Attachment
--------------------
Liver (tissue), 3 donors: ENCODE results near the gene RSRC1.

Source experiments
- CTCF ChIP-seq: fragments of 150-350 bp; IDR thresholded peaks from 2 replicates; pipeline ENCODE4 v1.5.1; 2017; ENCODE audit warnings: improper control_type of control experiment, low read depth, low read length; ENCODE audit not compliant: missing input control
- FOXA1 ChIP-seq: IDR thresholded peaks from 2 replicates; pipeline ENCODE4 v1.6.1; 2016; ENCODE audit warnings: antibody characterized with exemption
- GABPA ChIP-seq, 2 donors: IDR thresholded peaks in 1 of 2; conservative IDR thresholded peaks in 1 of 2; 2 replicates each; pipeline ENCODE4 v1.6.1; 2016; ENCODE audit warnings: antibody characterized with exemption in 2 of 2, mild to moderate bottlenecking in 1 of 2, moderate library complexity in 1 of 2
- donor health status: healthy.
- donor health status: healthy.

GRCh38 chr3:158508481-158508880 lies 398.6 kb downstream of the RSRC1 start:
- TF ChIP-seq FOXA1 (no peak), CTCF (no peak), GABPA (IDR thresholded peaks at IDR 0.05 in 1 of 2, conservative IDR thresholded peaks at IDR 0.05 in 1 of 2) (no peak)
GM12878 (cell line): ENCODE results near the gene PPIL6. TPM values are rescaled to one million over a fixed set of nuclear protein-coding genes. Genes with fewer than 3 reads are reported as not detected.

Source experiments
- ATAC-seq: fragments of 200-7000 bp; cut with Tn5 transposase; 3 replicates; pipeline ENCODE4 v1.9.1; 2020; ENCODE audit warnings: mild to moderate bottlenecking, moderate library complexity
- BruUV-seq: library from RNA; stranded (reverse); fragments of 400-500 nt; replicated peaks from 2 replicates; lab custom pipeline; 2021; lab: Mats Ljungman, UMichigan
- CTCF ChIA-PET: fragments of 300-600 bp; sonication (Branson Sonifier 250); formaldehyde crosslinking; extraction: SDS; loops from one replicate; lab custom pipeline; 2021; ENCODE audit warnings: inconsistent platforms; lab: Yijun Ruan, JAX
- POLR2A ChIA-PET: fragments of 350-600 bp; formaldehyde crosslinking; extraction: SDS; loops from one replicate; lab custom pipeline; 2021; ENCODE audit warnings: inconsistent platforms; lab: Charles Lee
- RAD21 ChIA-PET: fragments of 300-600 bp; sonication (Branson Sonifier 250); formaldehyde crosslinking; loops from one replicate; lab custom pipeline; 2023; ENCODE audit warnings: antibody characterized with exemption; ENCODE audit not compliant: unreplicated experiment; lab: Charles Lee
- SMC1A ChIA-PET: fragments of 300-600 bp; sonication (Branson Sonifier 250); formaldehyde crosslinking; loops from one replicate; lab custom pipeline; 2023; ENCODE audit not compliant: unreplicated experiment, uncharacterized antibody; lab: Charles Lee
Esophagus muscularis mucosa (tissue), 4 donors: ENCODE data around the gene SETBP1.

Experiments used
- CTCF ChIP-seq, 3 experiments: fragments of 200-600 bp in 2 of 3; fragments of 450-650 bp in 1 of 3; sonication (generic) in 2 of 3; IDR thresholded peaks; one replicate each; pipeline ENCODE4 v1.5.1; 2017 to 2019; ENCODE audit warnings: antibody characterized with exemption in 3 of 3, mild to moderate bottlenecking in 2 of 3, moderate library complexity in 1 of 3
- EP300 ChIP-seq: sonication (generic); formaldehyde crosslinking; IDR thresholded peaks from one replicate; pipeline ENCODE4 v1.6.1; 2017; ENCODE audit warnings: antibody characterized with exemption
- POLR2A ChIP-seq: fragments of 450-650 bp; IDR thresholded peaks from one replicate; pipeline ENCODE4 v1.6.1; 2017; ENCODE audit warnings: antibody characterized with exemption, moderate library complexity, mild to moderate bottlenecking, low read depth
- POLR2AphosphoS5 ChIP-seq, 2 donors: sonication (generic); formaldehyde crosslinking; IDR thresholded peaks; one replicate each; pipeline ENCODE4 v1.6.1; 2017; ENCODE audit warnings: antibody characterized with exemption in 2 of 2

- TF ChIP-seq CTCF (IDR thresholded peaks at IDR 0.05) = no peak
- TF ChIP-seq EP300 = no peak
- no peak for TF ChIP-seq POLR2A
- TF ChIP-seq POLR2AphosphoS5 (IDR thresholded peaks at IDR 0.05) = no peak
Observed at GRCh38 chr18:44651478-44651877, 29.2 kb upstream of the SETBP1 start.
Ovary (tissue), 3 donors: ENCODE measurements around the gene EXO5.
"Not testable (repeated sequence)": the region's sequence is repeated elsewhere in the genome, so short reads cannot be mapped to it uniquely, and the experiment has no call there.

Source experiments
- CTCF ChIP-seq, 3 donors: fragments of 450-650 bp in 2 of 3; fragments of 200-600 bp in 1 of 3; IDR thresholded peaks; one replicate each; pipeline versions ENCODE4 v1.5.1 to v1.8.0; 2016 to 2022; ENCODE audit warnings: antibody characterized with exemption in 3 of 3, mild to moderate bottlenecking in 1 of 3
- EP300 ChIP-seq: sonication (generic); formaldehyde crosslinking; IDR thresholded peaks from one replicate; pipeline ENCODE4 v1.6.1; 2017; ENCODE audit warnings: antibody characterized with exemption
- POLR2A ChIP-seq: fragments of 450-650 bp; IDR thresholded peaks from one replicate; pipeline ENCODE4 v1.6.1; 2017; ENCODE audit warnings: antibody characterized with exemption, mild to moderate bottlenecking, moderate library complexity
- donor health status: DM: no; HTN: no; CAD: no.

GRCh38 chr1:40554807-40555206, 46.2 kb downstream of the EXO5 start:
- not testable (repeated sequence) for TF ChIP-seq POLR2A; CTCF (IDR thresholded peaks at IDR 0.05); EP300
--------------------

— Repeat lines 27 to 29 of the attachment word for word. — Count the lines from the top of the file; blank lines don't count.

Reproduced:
- TF ChIP-seq POLR2AphosphoS5 (IDR thresholded peaks at IDR 0.05) = no peak
Observed at GRCh38 chr18:44651478-44651877, 29.2 kb upstream of the SETBP1 start.
Ovary (tissue), 3 donors: ENCODE measurements around the gene EXO5.